Investment on internet infrastructure needs to be complemented by skills investment, according to Go ON UK’s deputy CEO, Tristan Wilkinson.
“There’s no money behind the skills agenda,” Wilkinson told delegates at Gov Today’s Digital Britain conference in London today.
In the UK, it is estimated that 11 million people are struggling to connect to the internet, causing a digital divide across the country. The divide is not simply down to problems with hardware, bad connectivity or even rural broadband challenges, but because people either don’t know how or are too poor to get online.
While the government is investing nearly £2bn in upgrading the UK’s superfast broadband, there is no investment in teaching people to use it.
“It’s like building a motorway network without having a budget to teach people how to drive,” said Wilkinson. “We need to complement infrastructure investment with skills investment.”
The government has launched a Digital Inclusion Strategy to reduce the number of UK people who are not online by 25%. It is urging businesses to expand their role in tacking digital exclusion, and has signed a charter with 40 partners, including the BBC, Asda, Google, Microsoft, The Post Office, Vodafone and EE, but no investment has been put aside as yet.
Digital public services out of reach for some UK citizens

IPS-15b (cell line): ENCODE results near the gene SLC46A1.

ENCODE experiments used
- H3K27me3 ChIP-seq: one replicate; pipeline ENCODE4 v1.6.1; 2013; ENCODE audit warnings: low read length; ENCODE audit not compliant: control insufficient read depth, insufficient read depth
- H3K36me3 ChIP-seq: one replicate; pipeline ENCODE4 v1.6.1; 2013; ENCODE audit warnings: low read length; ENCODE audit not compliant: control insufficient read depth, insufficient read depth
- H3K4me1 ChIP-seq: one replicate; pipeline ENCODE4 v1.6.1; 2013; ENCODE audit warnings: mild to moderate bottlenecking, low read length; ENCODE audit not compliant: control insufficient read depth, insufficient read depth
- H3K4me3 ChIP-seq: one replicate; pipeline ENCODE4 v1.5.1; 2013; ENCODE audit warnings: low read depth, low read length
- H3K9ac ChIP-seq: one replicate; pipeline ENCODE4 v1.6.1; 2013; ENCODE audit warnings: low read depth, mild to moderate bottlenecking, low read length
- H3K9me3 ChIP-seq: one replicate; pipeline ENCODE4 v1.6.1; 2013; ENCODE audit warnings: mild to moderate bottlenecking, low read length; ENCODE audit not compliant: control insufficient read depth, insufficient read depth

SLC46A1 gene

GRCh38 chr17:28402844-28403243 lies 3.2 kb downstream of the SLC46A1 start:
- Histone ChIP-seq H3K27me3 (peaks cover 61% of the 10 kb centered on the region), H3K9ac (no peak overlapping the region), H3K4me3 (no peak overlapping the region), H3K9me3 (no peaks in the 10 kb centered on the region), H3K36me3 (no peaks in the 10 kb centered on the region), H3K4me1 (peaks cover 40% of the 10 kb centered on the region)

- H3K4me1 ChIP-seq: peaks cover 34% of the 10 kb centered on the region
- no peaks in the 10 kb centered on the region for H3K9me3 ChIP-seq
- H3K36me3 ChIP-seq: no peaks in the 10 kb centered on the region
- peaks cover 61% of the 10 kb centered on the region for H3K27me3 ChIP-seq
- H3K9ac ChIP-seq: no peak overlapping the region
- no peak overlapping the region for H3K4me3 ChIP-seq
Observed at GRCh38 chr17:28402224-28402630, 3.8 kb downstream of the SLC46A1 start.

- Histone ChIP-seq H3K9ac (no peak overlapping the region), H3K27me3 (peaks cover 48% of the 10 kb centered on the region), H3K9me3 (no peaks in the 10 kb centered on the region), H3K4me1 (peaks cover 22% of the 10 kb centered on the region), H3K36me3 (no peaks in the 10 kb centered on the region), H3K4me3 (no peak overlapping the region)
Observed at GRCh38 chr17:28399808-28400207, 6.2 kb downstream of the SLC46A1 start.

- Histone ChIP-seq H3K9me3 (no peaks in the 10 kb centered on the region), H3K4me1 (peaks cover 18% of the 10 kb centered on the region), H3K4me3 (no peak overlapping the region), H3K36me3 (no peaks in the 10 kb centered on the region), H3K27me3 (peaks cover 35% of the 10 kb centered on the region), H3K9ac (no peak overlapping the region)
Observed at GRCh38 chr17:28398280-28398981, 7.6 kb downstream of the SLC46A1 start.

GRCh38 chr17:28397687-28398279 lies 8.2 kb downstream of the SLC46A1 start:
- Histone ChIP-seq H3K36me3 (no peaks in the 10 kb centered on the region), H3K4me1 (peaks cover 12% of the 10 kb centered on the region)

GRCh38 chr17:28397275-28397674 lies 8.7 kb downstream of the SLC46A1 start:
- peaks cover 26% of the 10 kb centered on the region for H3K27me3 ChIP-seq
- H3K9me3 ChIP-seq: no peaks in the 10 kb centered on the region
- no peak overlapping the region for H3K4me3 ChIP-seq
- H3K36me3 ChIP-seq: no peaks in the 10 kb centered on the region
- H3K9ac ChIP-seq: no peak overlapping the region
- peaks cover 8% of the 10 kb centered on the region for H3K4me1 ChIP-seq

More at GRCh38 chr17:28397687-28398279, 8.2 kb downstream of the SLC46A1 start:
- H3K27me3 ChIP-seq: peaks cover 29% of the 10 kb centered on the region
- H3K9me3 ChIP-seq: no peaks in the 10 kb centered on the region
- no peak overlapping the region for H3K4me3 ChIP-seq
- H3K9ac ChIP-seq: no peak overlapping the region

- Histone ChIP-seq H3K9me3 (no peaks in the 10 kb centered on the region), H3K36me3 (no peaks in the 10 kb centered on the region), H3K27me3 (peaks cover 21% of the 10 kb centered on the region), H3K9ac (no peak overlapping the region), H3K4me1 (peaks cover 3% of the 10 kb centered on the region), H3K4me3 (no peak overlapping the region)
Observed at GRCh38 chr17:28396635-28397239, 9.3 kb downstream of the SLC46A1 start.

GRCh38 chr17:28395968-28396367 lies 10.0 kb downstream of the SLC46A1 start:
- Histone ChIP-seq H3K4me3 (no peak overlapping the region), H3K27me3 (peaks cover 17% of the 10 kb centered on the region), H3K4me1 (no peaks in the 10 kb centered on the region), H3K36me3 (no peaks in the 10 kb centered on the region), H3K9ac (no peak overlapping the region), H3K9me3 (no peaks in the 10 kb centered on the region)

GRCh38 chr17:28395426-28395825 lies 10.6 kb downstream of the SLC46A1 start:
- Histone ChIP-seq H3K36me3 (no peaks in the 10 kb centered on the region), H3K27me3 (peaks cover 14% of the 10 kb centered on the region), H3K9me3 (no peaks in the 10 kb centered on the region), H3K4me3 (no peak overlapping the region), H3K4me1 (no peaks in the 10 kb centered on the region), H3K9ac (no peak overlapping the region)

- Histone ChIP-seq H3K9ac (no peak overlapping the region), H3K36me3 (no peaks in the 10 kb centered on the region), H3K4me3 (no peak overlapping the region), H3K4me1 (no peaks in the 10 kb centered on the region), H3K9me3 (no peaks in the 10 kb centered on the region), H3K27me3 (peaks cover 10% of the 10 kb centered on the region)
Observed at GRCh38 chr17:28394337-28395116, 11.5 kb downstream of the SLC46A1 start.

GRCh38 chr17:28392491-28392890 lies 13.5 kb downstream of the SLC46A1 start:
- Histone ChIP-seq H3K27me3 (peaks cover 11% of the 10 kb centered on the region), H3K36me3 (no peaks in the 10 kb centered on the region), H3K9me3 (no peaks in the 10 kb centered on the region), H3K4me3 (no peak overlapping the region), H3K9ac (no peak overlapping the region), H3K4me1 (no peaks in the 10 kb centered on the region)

The government is encouraging departments and local councils to follow its "digital by default" agenda, where it offers digital where possible for public services. The Government Digital Service (GDS) is leading this campaign and is currently 18 months into a two-year plan to digitise the most used public transactions based on volume.
More on UK government's digital by default strategy
The government has calculated that, on average, an online service is 20 times cheaper than a phone transaction, 30 times cheaper than offering the service by post and 50 times cheaper than face to face contact.
But Wilkinson said another area that concerns him is when government departments suggest that people without internet access visit their local library to use these digitised public services.
A lot of libraries have 10-year-old desktops, are staffed by volunteers without digital skills or are under so much demand they have to limit users to 30-minute sessions. If libraries are not up to scratch themselves, it's not realistic to point non-digital-savvy citizens to the local library, he said.
Basic online skills and social interaction
Wilkinson also said that getting any sort of job today will most likely require a level of digital skills. While you used to be able to go into a shop on your local high street and ask for a job, people are now redirected to company websites.
Additionally, 74% of over 75s prefer to bank in person, compared with 42% of all adults. Wilkinson said this isn’t necessarily because they don’t like using technology, but it could be that visiting the bank or the shops is the only human interaction some elderly people may have, and that's being take away from them.
“We need to make sure those concerns are addressed,” he said.
One of the basic online skills citizens should be able to do is to send and receive email, but Wilkinson said this needs updating to include social media.
“My 15-year-old son and daughter will probably never use email,” he said. “They use social platforms to communicate. When they do go into their Gmail, it’s full of spam.”